19 February 2008
COMMITTEE AGAINST TORTURE
Geneva, 5 - 23 November 2007
CONSIDERATION OF REPORTS SUBMITTED BY STATES PARTIES
UNDER ARTICLE 19 OF THE CONVENTION
Conclusions and recommendations of the Committee against Torture
1. The Committee against Torture considered the fourth report of Estonia (CAT/C/80/Add.1) at its 793rd and 796th meetings (CAT/C/SR. 793 and 796), held on 13 and 14 November 2007, and adopted at its 804th meeting on 20 November 2007 (CAT/C/SR. 804) the following conclusions and recommendations.
2. The Committee welcomes the fourth periodic report of Estonia, which generally follows the Committee’s guidelines for reporting and expresses its appreciation for the written responses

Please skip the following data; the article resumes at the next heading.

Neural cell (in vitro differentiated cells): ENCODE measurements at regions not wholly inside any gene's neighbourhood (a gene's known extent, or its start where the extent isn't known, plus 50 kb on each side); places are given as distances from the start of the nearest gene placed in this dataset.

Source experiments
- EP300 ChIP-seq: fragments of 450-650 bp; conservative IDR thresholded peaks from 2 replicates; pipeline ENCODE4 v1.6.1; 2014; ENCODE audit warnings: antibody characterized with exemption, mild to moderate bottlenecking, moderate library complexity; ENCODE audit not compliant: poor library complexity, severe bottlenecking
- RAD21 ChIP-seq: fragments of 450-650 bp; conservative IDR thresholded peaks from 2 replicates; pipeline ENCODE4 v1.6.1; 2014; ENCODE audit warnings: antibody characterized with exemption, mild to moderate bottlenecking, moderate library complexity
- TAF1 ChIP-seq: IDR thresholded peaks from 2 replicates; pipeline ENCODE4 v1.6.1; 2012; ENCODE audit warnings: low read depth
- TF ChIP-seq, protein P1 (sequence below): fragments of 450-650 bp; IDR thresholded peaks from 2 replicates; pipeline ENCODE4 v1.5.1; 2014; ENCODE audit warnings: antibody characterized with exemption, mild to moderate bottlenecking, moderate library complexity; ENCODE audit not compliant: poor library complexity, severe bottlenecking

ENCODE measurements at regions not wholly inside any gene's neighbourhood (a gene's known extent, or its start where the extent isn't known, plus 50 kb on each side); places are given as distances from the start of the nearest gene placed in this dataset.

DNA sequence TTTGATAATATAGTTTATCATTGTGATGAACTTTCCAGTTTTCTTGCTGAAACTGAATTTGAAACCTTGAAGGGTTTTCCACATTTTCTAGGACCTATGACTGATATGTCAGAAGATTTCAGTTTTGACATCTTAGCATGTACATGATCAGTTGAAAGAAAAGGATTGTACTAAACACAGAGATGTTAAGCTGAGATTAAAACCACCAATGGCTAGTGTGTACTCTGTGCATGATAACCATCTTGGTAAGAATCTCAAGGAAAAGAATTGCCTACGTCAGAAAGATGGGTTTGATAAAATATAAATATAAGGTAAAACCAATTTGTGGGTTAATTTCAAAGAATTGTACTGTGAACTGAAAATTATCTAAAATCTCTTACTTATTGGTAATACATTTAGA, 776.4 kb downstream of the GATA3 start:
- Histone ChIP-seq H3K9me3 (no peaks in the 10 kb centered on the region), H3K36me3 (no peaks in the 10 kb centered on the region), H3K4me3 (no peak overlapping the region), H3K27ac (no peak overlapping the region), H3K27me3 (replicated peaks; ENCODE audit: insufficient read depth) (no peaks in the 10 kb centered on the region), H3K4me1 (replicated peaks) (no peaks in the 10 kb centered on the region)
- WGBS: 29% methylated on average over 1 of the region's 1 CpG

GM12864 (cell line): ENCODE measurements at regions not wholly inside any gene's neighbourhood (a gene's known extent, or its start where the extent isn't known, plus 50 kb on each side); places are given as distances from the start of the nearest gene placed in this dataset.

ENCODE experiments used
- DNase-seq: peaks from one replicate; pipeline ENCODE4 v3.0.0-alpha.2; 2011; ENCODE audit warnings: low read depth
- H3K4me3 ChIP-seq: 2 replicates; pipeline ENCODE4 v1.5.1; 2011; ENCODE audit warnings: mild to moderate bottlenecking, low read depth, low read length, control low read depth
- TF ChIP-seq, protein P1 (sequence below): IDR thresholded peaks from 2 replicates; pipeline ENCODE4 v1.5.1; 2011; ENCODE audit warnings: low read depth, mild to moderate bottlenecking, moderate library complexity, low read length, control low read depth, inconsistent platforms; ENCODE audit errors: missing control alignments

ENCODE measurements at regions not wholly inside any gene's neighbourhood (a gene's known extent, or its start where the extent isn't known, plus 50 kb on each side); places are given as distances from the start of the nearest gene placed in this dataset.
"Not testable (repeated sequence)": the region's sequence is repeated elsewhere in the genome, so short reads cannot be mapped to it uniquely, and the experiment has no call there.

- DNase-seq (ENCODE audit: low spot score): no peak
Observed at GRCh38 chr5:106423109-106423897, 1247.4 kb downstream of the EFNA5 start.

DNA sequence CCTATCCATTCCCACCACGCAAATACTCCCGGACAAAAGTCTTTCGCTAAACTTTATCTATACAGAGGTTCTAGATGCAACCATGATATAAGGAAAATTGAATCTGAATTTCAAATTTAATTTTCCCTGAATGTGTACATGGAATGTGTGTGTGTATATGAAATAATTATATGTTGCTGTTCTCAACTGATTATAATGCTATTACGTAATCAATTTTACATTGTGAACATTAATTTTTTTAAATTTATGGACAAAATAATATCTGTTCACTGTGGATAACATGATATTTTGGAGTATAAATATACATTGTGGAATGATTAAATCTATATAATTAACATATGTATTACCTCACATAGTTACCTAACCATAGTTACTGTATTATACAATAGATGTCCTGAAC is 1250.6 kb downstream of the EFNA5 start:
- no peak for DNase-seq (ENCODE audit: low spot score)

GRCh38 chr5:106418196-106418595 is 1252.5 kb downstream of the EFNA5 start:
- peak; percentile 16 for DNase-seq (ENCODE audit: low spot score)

(CAT/C/EST/Q/4/Add.1) provided to its list of issues (CAT/C/EST/Q/4).
3. The Committee also appreciates the large and high-level delegation of the State party and the positive and frank dialogue conducted with it, as well as the additional oral information provided by the representatives of the State party to questions raised and concerns expressed during the consideration of the report.
B. Positive aspects
4. The Committee welcomes the ratification, inter alia, of:
a) The Optional Protocol to the Convention against Torture and Other Cruel, Inhuman or Degrading Treatment or Punishment, in 2006;
b) The Optional Protocol to the Convention on the Rights of the Child on the sale of children, child prostitution and child pornography, in 2004;
c) The Second Optional Protocol to the International Covenant on Civil and Political Rights, aiming at the abolition of the death penalty, in 2003;
d) The United Nations Convention against Transnational Organized Crime, in 2003.
5. The Committee also welcomes the entry into force of: